Earlier this month, I read and reviewed The Children of Red Peak, the disturbing, haunting, and utterly terrific new novel by author Craig DiLouie.
The author has kindly agreed to answer some questions, which I so appreciate! So without further ado, please enjoy these fascinating responses.
Did you always want to be a writer? How did you get started?
Thanks for having me as a guest, Lisa! I grew up on a small farm outside a small town in New Jersey. It was a great place to grow up but awfully boring. During my teen years, I discovered Robert E. Howard and fell in love. Though he’s best known as the creator of Conan, he wrote short pulp fiction in a number of genres back in the ‘30s. For me, it was the perfect escape. After a while, I caught fire with the idea that I could not only visit these worlds, I could create them. From that day on, I wanted to write. While most of my career has in been in writing—journalism and education in the electrical industry—it’s only in the past 10-15 years or so that my fiction writing career has really taken off. While it’s taken me so long to get where I am, I’ve gone so much farther than I ever dreamed. It’s been a gratifying and humbling journey.
Can you describe your path to getting published?
Well, I started back in the ‘90s. Back then, writers faced a Catch 22. The best way to get your work published was to already be published, which is still true today, though you now have more options for publication. I felt like a character in a Kafka novel, given a lavish invitation to a party I’d never actually be allowed to attend. In the early ‘00s, I lucked out selling a psychological thriller direct to a small press, which led to two more books getting published with them. One of these was Tooth and Nail, a zombie book I wrote on a lark. Sales exploded, a matter of having the right book at the right place at the right time. Its success led to two more zombie books, an agent, and finally publication of four books with Simon & Schuster and my current publishing home, Hachette. Along the way, I discovered a model for self-publishing that’s been a lot of fun and keeps me incredibly busy as a separate venture.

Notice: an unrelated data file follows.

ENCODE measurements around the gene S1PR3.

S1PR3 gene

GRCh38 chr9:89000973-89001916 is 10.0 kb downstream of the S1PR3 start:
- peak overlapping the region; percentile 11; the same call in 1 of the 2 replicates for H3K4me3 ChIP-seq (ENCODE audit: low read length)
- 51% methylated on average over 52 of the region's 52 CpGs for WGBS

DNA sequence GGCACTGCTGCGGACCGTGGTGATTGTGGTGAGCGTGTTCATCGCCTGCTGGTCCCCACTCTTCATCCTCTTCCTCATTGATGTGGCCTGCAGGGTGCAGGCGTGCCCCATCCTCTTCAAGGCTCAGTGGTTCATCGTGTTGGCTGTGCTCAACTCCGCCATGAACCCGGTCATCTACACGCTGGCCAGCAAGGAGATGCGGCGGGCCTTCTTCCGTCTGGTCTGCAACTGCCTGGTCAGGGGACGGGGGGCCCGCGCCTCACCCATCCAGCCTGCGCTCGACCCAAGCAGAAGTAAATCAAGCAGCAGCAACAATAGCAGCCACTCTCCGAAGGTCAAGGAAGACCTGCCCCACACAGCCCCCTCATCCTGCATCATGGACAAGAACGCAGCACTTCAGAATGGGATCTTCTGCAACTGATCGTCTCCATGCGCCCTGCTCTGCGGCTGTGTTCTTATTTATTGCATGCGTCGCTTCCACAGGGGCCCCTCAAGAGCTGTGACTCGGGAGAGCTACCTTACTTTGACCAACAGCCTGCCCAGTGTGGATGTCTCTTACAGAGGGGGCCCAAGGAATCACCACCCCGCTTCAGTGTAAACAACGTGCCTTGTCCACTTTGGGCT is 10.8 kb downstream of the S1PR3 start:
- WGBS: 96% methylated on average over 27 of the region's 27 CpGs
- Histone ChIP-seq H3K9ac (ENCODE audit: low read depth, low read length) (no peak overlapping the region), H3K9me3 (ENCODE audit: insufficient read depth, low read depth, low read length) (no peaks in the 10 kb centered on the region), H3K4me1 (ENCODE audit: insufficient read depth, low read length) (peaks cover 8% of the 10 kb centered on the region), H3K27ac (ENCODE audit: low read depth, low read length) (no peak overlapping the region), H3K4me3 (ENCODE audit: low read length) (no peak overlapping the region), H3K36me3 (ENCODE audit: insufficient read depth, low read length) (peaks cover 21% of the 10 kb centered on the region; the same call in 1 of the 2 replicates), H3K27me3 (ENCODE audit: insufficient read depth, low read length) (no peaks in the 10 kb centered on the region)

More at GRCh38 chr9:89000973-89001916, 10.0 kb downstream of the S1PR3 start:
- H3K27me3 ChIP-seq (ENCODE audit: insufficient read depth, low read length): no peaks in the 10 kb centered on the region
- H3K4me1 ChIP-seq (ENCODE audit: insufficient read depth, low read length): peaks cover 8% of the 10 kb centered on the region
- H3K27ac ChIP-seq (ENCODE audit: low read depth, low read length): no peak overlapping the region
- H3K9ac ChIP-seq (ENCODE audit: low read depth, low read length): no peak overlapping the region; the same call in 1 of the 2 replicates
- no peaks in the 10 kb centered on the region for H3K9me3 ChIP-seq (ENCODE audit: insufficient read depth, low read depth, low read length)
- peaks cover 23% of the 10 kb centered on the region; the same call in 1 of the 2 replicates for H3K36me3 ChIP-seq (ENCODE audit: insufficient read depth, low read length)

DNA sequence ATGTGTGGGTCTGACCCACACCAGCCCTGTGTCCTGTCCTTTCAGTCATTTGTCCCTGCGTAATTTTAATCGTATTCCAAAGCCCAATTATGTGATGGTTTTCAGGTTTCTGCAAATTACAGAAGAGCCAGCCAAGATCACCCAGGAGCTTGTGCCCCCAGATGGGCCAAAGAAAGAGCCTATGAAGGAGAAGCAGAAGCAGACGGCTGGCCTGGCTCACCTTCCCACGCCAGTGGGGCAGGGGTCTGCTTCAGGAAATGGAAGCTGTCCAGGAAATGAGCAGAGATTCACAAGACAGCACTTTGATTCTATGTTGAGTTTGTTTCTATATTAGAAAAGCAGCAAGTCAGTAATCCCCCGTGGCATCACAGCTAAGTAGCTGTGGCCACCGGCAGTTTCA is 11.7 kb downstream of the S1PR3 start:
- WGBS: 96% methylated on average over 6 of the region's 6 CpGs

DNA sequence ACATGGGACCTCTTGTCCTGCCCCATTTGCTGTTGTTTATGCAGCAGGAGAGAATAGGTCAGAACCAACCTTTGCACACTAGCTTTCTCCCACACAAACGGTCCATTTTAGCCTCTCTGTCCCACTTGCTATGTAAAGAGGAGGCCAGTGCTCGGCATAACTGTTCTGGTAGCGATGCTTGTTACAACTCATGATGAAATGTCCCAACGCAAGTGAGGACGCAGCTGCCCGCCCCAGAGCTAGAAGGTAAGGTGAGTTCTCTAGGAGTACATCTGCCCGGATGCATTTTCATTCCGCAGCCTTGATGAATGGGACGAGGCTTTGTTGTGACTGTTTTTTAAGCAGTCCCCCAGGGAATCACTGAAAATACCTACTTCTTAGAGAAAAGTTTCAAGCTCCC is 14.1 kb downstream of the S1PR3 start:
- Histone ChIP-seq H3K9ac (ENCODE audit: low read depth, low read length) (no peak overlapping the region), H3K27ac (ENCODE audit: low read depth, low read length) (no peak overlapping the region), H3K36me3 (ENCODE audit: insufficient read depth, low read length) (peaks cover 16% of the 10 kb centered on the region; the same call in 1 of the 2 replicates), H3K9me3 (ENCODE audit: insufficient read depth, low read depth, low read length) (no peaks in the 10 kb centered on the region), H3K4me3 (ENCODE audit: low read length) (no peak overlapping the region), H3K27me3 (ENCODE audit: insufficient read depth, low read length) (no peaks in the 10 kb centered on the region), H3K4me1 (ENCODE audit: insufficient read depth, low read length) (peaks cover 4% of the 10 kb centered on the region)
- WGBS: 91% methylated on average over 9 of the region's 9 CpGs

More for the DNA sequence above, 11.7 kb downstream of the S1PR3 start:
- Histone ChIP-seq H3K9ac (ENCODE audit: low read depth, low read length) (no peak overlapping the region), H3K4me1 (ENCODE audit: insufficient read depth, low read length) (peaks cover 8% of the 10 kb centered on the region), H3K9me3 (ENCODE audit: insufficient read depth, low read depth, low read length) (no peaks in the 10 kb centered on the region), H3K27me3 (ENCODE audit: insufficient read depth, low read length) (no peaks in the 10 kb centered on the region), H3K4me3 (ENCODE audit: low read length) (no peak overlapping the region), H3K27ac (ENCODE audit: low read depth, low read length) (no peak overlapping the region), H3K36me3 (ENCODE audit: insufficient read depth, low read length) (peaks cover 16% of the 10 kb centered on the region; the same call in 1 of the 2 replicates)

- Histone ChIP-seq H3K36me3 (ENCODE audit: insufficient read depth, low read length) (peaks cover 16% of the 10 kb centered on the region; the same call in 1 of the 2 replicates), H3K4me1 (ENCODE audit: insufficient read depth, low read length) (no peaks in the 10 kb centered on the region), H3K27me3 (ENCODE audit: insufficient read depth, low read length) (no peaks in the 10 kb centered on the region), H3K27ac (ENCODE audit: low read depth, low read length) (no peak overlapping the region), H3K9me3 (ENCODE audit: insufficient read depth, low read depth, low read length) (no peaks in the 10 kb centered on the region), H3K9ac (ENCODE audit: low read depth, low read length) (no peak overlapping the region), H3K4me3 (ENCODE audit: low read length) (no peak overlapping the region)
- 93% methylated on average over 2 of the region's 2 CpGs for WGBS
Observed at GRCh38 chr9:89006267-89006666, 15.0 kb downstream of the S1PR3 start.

What are your favorite genres to read?
I tend to read the kind of thing I’m writing at the time, so I’ve been reading a lot of horror lately. That being said, I recently fell in love with Bernard Cornwell’s Warlord Chronicles, a fantastic retelling of Arthurian legend I highly recommend, and his Saxon Chronicles, which was adapted for Netflix as The Last Kingdom.
Do you have certain books that you’ve read over and over?
A few, and these are the books that stay on my bookshelf, while I tend to give the rest away to people I think will enjoy them. 1984, Blood Meridian, The Road, The Iron Heel, The Killer Angels, and The Handmaid’s Tale come to mind, among others.
Who are your favorite writers? Are there particular writers who’ve inspired your own writing?
This is a great question but one that’s a bit complicated for me to answer, as I love writers in different ways depending on whether I’m thinking about them as a writer or a reader. As a writer, I admire people like Jonathan Maberry, Josh Malerman, Peter Clines, David Moody, and many others who exemplify how to do great in their art and profession, handle success with grace, and remain generous and kind to colleagues. Then there are authors I admire as a writer simply for things they’ve taught me through their fiction—Jack Ketchum to not be timid when it comes to pushing boundaries, John Skipp for so perfectly finding the subtle comedy in horror, Michael Shaara for the well-placed, evocative adjective, and so on. As a reader, I probably most admire writers like Naomi Alderman and Claire North who can come up with brilliant concepts that challenge me and make me think.
What would you most want new readers to know about you?